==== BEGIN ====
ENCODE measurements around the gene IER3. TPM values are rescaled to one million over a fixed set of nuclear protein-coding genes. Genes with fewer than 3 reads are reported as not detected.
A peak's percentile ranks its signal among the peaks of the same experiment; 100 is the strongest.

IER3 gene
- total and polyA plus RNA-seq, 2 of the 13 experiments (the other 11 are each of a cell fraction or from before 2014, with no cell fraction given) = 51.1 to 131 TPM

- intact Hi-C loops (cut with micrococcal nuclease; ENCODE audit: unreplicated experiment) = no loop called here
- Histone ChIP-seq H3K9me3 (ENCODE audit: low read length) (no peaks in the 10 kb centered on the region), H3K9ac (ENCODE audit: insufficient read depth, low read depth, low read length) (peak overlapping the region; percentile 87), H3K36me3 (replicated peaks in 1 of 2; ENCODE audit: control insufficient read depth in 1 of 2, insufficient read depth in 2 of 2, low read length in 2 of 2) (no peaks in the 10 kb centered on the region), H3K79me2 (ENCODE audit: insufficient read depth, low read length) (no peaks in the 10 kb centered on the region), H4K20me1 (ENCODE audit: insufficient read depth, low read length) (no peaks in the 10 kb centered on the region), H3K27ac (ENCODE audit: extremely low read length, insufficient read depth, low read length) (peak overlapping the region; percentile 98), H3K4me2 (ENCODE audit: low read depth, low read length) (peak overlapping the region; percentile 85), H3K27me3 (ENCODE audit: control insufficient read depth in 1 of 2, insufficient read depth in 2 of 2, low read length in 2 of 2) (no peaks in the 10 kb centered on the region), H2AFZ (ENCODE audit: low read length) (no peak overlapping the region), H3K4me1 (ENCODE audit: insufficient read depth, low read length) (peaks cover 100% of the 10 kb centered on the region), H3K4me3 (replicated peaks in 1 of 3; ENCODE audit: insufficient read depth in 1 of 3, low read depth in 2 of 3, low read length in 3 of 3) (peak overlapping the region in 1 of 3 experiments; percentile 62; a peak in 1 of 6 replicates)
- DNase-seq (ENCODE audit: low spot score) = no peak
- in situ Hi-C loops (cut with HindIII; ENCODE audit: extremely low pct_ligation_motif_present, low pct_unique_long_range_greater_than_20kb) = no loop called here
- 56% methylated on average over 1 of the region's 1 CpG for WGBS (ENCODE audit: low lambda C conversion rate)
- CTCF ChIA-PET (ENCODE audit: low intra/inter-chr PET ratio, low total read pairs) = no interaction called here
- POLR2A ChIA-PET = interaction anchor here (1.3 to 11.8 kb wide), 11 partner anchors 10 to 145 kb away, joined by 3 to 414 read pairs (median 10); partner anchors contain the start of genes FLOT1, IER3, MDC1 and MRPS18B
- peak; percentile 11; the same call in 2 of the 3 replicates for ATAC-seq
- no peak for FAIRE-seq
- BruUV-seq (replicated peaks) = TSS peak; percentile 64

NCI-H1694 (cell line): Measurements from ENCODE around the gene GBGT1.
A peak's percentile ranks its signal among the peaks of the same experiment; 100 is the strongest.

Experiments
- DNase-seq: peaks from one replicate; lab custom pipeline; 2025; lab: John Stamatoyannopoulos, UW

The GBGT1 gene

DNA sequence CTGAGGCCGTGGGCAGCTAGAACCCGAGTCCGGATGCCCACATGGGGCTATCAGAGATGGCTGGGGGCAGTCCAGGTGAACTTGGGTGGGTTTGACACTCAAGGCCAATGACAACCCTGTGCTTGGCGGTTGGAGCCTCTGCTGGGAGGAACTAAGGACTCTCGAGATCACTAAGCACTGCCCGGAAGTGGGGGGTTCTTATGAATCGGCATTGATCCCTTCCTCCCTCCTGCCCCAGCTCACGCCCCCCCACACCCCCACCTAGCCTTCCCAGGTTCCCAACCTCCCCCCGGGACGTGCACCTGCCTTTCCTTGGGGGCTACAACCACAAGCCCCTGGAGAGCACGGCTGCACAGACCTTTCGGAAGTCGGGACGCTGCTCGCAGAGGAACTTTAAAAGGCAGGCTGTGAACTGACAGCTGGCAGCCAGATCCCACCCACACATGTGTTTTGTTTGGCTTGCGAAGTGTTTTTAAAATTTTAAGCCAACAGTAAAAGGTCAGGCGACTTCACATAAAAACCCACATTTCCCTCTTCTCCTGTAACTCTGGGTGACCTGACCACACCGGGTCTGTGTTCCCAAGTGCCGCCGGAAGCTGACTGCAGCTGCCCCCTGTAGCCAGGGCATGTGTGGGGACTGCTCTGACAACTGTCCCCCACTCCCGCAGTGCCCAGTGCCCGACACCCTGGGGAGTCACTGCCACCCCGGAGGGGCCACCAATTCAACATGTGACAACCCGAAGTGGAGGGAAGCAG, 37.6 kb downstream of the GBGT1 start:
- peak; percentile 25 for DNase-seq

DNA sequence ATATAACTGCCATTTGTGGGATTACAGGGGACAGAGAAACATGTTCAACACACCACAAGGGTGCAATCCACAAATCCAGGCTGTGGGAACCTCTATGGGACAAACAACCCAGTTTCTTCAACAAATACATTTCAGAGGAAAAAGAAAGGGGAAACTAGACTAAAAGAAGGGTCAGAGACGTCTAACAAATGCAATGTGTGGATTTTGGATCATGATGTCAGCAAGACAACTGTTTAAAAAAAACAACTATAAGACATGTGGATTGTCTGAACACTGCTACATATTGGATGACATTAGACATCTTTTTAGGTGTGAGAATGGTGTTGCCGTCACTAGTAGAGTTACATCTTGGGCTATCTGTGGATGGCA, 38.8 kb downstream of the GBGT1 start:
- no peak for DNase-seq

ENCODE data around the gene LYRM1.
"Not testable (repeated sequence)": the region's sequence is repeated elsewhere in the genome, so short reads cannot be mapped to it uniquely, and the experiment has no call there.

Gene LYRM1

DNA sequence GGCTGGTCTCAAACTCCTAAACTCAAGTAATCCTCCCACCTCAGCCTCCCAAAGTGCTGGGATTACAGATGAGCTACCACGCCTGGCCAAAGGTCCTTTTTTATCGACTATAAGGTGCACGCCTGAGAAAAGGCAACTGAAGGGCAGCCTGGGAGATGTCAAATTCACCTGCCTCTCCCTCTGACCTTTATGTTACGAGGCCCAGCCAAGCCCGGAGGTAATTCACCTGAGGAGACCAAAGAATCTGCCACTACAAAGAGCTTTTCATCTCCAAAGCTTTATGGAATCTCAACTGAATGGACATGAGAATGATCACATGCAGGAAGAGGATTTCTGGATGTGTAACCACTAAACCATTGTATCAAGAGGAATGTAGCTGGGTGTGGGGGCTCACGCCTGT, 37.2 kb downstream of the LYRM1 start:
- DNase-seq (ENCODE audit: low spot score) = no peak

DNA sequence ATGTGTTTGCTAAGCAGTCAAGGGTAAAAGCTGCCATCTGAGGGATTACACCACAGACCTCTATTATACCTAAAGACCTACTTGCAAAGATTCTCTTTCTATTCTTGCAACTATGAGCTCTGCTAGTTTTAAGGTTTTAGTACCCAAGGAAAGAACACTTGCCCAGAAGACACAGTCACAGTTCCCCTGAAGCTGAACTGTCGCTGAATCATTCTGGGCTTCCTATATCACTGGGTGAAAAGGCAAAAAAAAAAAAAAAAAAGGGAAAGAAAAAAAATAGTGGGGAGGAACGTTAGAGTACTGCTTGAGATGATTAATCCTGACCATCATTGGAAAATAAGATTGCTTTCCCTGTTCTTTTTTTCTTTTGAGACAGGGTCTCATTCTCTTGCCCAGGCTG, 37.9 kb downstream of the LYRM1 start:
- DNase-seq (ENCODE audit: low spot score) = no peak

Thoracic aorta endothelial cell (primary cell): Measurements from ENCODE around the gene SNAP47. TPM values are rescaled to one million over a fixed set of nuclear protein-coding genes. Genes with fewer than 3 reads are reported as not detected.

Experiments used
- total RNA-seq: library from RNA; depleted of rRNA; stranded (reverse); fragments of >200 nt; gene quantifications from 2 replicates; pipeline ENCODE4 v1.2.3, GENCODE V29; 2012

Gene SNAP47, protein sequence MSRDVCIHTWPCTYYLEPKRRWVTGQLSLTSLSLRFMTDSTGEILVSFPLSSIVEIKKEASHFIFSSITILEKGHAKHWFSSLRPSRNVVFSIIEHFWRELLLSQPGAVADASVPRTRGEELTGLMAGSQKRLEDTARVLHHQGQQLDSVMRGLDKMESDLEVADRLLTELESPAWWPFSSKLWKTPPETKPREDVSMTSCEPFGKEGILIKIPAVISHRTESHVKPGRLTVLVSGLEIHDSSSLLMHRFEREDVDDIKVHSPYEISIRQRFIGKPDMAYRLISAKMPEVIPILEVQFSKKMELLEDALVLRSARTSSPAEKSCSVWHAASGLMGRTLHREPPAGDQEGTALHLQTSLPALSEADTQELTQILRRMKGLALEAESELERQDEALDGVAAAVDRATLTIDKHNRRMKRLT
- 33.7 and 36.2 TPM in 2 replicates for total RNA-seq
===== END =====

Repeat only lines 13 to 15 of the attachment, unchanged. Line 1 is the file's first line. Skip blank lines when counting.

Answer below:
- no peak for FAIRE-seq
- BruUV-seq (replicated peaks) = TSS peak; percentile 64

NCI-H1694 (cell line): Measurements from ENCODE around the gene GBGT1.